Throughout history there has always been a dominant currency. As each empire became the new financial capital of the world, their currency became the most prized and tended to circulate around the globe into even the fringe economies that they may have never heard of at that moment in time. Roman Coins made it China and there was even the attempt to establish diplomatic relations with China in 180AD as the Chinese historical records prove. Rome was very much like the United States today. It was the largest world economy with a huge consumer base. Even Cicero warned about the trade deficit in 55BC.
Rome was feasting on Asian imports of spices and fine silk. Even the Emperor would not allow anyone to wear the color purple, also an import from Asia. The Silk Road predates even Rome. There was trade between east and west well before even the rise of the Greeks. This is why we find imitations of Greek and Roman coins made in distant lands that are not attempts to counterfeit, but to expand the local supply of such foreign coins that became popular.
The US dollar has filled that same role. When communism fell, dollars became the number one circulating medium of exchange in Russia and China. There were even Congressional hearings on the exportation of dollars to foreign lands. History repeats because the passions driving mankind never change.
It became the dollarization of the world economy just as it had been in ancient times with every dominant economy. The dollar became globalized in part because the USA also never cancelled its currency as was the routine case in Europe. Nations cancelled their currencies to force people to come clean and pay taxes. Some naturally blamed the New York Federal Reserve. Others blamed Soros’s currency warfare against the pound akin to invading shock troops, deployed to destroy resistance in the form of national credit. All of these wild accusations assumed two erroneous positions: (1) Somehow this was benefiting the USA, and (2) the British pound would not have cracked its peg but for Soros. The conspiracy nuts argued that this was some sort of a plot of repeated, successive assaults on the European Exchange Rate Mechanism which began in the summer of 1992. They were claiming the USA was seeking the dollarization of the world as a precursor to the kind of arrangements for world domination.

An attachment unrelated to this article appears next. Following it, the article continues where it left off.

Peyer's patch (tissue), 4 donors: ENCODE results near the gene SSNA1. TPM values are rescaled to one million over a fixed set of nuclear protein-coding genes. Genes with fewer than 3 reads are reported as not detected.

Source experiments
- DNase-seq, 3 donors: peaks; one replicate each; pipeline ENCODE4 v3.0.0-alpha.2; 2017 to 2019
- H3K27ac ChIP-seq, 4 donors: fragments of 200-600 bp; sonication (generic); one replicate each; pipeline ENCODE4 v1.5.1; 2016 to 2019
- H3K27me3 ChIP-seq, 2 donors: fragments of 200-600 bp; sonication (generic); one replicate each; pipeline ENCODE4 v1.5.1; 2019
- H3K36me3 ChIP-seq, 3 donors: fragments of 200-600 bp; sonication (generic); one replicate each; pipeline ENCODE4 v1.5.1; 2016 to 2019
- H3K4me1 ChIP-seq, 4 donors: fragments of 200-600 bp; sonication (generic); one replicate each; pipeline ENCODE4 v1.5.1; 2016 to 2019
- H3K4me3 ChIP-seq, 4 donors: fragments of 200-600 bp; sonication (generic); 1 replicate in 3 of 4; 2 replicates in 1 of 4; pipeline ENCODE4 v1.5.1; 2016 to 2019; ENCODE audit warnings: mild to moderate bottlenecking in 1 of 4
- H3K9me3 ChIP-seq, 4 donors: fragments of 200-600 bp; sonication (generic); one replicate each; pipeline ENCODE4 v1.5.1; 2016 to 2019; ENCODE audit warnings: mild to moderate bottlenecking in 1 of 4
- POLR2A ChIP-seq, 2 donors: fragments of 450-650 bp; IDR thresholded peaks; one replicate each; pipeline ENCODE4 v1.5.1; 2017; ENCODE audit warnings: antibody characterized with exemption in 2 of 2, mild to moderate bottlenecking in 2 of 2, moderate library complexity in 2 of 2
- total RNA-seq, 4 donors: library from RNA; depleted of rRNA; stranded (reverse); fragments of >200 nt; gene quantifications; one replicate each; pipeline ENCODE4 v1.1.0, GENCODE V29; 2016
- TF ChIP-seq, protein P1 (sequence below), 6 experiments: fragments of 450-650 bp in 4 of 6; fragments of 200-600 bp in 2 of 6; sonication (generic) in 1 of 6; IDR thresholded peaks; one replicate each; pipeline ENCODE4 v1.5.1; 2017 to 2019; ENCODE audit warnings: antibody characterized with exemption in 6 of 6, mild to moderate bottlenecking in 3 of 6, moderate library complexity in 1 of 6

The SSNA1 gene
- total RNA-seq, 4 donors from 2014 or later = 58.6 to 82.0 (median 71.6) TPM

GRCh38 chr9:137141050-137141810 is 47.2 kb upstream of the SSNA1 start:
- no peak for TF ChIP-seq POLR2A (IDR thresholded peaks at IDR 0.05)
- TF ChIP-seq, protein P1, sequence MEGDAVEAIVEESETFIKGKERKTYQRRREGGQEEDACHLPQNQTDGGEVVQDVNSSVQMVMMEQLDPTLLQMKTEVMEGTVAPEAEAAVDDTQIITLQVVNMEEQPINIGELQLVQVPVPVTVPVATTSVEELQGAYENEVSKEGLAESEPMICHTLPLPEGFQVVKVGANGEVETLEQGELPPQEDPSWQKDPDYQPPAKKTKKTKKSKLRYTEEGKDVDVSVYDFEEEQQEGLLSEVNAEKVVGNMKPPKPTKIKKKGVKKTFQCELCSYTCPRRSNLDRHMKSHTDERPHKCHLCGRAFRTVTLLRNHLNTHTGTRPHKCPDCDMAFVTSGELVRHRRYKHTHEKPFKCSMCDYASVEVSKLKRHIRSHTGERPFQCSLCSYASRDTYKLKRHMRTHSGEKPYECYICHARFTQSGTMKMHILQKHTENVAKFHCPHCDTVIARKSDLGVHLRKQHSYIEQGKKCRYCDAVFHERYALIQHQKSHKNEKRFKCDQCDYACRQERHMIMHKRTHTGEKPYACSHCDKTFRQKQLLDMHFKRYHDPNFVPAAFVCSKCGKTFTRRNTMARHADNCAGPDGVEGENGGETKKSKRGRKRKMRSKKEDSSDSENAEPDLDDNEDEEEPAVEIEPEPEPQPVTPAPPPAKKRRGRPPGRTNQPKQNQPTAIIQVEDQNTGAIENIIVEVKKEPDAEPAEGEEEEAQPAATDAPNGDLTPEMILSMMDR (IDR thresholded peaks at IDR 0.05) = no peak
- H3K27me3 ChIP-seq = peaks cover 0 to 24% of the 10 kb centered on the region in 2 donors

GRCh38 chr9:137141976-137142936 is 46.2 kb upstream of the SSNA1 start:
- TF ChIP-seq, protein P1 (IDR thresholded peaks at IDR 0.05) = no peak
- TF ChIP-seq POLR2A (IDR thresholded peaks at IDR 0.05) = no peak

True, dollars were being shipped out of the United States in record amounts, not only through transactions in the drug trade and illegal economy, but also through the Federal Reserve Bank of New York, in collaboration with Citibank and Republic National Bank of New York of Edmond Safra. The U. S. supply of physical dollar bills was $348 billion. The hoopla was claiming $190 billion had left the United States. Prior to the collapse of Communism in 1989, the amount of dollars outside the USA in physical form was about $80 billion. At the time, about $20 billion in physical US dollars were in Argentina as people there did not trust the government and preferred dollars. Dollars accounted for 70% of Bolivia’s money supply during the 1980s. Dollars were being hoarded everywhere. They were the black market in Vietnam for nearly a decade after Americans left. Business Week Magazine reported in its Aug. 9, 1993 issue that there may be as many as $20 billion in physical U.S. dollars in Russia. All of this was cast as some giant conspiracy of the United States to somehow take over the economy worldwide. The imagination knows no bounds.
The only trend at work here is the same thing why people are buying gold. When you do not trust the government, you seek alternatives. From ancient times, fringe countries have sought the money of the dominant economy. It has never been some clandestine plot – just human nature. All of these countries that the conspiracy theorists were so concerned about and blaming the USA, were politically in turmoil. People in such conditions seek to preserve capital the same as people buy gold right now.